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Engineering Alumna Makes Impact On People’s Health

February 22, 2018
Lady arranges plant on tabletop
UW graduate Taylor Wollert has made a career at an innovative company, Plenty, using her engineering background. (Courtesy Taylor Wollert)

Even as an unpaid intern, Taylor Wollert was passionate about healthy, sustainable and easily accessible food for people around the world.

Now a full-time employee at a hydroponics company in Wyoming, she’s able to ensure that food can be produced. She relies on a strong technical background thanks to an Energy Systems Engineering (ESE) degree from the University of Wyoming. Wollert now is a mechanical design engineer for Plenty Unlimited. She started with Laramie-based Bright Agrotech, which merged with Plenty in 2017.

“My role started out as an unpaid intern with Bright Agrotech in July 2016, which then transitioned to a part-time paid position within a few months, and now I am employed full time as one of many mechanical design engineers for Plenty,” she says. “I couldn't have planned a better start to my career.”

Growing up in Lingle, Wyo., Wollert had no idea what major she wanted to pursue when she began thinking about college, so she focused on finding a university that was affordable, close to home and offered quality education. UW fit those requirements perfectly, so then she determined what she would study.

“As a graduate of the Energy Systems Engineering program, I know firsthand how useful this program can be,” Wollert says.

She gained extensive knowledge of mechanical engineering studies in areas like thermodynamics, fluid dynamics and transport phenomena, and an understanding of broader systems studies like environmental law and policy and approaches to problem solving, and covers areas like global environmental politics, nuclear engineering and plants and civilization.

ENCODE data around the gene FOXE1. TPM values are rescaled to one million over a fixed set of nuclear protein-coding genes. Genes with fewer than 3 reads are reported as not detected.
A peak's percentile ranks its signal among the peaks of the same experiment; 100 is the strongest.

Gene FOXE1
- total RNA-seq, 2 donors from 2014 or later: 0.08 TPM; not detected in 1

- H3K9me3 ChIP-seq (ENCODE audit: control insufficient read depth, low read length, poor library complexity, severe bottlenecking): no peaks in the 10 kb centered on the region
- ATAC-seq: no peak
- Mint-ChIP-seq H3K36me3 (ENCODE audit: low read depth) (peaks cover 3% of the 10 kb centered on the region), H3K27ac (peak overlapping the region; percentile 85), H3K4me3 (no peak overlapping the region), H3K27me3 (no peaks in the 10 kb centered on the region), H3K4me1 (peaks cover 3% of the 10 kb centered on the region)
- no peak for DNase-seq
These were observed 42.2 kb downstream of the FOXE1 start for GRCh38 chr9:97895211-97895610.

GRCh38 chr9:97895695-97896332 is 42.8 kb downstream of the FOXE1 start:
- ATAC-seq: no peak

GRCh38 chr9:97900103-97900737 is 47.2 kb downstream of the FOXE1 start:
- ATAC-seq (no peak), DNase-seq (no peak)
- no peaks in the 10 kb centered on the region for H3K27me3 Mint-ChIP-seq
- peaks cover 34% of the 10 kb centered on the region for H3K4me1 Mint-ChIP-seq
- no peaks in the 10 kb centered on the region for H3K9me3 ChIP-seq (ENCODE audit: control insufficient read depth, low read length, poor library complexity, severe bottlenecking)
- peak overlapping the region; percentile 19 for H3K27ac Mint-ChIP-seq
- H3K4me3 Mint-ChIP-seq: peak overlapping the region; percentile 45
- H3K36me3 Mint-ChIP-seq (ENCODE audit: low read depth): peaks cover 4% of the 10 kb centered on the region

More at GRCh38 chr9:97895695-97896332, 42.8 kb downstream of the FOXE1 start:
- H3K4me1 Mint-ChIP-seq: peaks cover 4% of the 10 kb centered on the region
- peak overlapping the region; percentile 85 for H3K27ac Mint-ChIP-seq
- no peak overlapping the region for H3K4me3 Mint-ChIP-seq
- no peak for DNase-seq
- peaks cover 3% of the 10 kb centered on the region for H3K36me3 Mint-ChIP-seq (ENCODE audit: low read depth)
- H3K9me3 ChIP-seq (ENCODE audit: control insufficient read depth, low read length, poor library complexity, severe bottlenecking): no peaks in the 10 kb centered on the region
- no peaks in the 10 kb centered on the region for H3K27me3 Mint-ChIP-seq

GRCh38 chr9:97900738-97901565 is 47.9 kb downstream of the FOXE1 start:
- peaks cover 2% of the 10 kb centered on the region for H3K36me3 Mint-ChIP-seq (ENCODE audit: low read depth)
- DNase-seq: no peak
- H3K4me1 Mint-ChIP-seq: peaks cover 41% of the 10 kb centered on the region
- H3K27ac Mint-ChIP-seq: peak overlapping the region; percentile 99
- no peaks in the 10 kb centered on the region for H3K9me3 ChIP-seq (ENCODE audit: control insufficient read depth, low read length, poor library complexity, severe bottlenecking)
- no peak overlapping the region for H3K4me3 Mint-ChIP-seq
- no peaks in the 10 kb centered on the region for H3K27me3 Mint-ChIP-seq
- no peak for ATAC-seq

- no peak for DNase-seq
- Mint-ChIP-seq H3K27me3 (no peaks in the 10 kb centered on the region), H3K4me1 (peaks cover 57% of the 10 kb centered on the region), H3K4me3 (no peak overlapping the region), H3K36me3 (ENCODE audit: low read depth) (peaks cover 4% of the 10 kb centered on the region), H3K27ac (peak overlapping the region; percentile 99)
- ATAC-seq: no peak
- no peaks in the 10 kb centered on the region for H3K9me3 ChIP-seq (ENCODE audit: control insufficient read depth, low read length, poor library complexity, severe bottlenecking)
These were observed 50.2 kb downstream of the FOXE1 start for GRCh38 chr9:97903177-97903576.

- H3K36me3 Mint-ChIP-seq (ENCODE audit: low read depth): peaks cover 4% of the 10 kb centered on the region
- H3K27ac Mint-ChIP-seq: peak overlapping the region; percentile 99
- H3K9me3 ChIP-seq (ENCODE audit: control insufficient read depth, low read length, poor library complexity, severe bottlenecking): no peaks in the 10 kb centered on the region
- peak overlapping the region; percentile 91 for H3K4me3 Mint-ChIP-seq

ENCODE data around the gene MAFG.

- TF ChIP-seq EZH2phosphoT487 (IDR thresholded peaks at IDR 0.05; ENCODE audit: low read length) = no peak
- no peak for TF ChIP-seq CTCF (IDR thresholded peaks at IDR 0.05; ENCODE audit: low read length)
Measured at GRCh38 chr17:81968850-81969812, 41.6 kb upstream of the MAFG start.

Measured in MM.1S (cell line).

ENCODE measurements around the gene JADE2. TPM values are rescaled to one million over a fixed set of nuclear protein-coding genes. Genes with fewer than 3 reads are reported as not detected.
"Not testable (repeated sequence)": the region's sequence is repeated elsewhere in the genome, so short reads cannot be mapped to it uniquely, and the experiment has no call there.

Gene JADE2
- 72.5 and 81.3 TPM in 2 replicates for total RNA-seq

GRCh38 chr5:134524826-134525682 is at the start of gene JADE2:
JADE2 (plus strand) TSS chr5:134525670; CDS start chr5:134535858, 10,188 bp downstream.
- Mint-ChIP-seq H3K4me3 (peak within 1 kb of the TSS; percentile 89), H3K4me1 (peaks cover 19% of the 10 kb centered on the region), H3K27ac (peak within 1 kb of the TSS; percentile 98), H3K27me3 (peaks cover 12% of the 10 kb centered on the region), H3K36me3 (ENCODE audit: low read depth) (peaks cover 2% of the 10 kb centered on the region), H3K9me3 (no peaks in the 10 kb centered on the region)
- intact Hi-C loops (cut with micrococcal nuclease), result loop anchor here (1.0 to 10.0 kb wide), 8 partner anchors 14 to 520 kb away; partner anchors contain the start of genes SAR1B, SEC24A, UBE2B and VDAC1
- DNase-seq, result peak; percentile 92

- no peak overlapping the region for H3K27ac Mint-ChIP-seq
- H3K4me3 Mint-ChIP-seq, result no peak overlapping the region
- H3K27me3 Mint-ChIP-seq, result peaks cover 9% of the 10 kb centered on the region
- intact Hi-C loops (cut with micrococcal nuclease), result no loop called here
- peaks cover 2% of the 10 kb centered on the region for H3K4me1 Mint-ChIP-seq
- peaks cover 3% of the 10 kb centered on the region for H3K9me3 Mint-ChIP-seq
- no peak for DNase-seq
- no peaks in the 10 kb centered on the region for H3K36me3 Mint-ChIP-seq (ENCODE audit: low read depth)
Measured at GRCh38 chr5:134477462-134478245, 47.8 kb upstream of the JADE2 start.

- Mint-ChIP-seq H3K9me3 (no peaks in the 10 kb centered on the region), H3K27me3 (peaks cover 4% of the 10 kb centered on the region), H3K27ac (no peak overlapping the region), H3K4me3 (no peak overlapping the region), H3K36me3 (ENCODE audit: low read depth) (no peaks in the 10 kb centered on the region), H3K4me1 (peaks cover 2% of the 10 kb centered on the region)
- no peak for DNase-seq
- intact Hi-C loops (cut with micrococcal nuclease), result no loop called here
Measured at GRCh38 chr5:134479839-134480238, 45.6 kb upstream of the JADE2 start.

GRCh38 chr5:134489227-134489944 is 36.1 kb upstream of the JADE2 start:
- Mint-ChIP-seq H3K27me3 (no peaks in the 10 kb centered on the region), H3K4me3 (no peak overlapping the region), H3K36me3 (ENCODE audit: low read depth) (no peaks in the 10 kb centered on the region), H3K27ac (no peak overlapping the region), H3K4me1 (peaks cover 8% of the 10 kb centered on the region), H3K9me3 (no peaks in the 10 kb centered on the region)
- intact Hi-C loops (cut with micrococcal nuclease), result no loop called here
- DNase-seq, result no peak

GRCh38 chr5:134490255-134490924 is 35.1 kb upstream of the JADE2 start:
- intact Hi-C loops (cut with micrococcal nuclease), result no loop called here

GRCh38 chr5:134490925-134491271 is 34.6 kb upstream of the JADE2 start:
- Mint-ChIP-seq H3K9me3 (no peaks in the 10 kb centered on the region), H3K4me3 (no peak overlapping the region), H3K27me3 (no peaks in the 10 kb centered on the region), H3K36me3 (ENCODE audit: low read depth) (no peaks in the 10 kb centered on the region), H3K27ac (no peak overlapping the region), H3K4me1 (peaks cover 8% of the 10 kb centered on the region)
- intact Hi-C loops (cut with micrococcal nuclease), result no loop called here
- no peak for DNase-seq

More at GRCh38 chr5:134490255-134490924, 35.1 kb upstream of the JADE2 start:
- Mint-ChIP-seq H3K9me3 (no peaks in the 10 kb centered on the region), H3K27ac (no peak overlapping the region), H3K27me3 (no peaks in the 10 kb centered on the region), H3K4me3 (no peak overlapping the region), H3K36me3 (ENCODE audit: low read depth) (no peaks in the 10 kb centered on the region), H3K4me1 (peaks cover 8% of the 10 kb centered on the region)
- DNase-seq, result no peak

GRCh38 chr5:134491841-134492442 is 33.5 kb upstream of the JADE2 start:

“I was drawn to Energy Systems Engineering because of its unique and diverse course requirements,” Wollert added. “I knew that this major would be a great challenge, as part of the mechanical engineering program, but I also understood the benefits that would come from earning this degree. My understanding proved true as I continued in my career path.”

Plenty manufactures high density, practical, and productive vertical farming equipment. As a mechanical design engineer, Wollert works with a team to design new systems and optimize current technologies. The company’s technology helps reduce waste and can improve food quality and health for people around the world. With this focus, Wollert and Plenty can improve the quality and affordability of food, which makes it easier for people to maintain healthy lifestyles.

“In my Senior Design project (at UW), I came to the realization that technology designed to improve the planet, the economy and society is only as good as the desire of people to use that technology,” she says. “My company is addressing that issue by making fresh produce something to be desired as opposed to required. The more I'm in this company, the more I see opportunities to apply vastly different elements of my education at UW.”

Wollert highlights those opportunities, including using fluid dynamics education to improve plumbing systems and lessons from systems design to optimize technologies. But she says the most valuable skill she developed was the ability to learn, think critically and work in a team.

“At Plenty, I've learned that if one product is great but doesn't fit into a system, that product is useless,” she says. “Likewise, if a business has people extremely skilled in one area but unable to relate to co-workers in other departments, those people are highly ineffective. It takes teamwork to build a great company. So, do you want to be part of a great company or a sub-par company?

“For all those prospective students out there, I'd say go for ESE as your major. You can go for a degree in mechanical engineering, environmental systems, or politics; or you could stick with Energy Systems Engineering and learn aspects of all three of those degrees.”

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